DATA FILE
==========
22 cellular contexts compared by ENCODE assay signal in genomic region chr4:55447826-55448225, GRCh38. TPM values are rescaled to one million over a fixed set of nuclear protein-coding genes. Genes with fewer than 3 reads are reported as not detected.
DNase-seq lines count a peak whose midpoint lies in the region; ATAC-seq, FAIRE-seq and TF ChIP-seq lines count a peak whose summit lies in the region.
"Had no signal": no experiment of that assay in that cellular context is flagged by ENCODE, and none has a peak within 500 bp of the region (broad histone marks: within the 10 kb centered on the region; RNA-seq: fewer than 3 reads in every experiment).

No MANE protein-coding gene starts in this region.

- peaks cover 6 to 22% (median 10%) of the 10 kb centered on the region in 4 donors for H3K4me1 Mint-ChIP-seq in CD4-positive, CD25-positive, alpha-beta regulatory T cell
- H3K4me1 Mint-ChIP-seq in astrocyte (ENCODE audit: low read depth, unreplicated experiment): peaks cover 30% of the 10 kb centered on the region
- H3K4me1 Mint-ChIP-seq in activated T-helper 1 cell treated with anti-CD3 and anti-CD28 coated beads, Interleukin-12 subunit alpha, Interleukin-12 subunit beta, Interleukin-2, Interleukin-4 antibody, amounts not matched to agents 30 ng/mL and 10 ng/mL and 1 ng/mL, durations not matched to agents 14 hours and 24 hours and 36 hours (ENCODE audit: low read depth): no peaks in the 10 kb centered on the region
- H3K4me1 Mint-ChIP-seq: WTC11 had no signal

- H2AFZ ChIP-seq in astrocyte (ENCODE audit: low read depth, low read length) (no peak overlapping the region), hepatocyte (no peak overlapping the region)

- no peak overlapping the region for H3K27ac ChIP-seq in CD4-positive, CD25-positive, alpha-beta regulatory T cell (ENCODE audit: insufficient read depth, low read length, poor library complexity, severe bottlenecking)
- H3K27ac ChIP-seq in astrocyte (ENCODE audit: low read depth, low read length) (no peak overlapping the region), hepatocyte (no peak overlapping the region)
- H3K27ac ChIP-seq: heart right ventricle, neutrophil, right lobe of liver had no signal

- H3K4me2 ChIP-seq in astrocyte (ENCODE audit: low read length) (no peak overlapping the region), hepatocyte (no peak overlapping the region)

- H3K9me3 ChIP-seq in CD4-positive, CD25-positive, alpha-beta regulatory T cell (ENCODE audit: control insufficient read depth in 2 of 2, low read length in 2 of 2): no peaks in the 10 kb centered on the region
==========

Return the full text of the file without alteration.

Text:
22 cellular contexts compared by ENCODE assay signal in genomic region chr4:55447826-55448225, GRCh38. TPM values are rescaled to one million over a fixed set of nuclear protein-coding genes. Genes with fewer than 3 reads are reported as not detected.
DNase-seq lines count a peak whose midpoint lies in the region; ATAC-seq, FAIRE-seq and TF ChIP-seq lines count a peak whose summit lies in the region.
"Had no signal": no experiment of that assay in that cellular context is flagged by ENCODE, and none has a peak within 500 bp of the region (broad histone marks: within the 10 kb centered on the region; RNA-seq: fewer than 3 reads in every experiment).

No MANE protein-coding gene starts in this region.

- peaks cover 6 to 22% (median 10%) of the 10 kb centered on the region in 4 donors for H3K4me1 Mint-ChIP-seq in CD4-positive, CD25-positive, alpha-beta regulatory T cell
- H3K4me1 Mint-ChIP-seq in astrocyte (ENCODE audit: low read depth, unreplicated experiment): peaks cover 30% of the 10 kb centered on the region
- H3K4me1 Mint-ChIP-seq in activated T-helper 1 cell treated with anti-CD3 and anti-CD28 coated beads, Interleukin-12 subunit alpha, Interleukin-12 subunit beta, Interleukin-2, Interleukin-4 antibody, amounts not matched to agents 30 ng/mL and 10 ng/mL and 1 ng/mL, durations not matched to agents 14 hours and 24 hours and 36 hours (ENCODE audit: low read depth): no peaks in the 10 kb centered on the region
- H3K4me1 Mint-ChIP-seq: WTC11 had no signal

- H2AFZ ChIP-seq in astrocyte (ENCODE audit: low read depth, low read length) (no peak overlapping the region), hepatocyte (no peak overlapping the region)

- no peak overlapping the region for H3K27ac ChIP-seq in CD4-positive, CD25-positive, alpha-beta regulatory T cell (ENCODE audit: insufficient read depth, low read length, poor library complexity, severe bottlenecking)
- H3K27ac ChIP-seq in astrocyte (ENCODE audit: low read depth, low read length) (no peak overlapping the region), hepatocyte (no peak overlapping the region)
- H3K27ac ChIP-seq: heart right ventricle, neutrophil, right lobe of liver had no signal

- H3K4me2 ChIP-seq in astrocyte (ENCODE audit: low read length) (no peak overlapping the region), hepatocyte (no peak overlapping the region)

- H3K9me3 ChIP-seq in CD4-positive, CD25-positive, alpha-beta regulatory T cell (ENCODE audit: control insufficient read depth in 2 of 2, low read length in 2 of 2): no peaks in the 10 kb centered on the region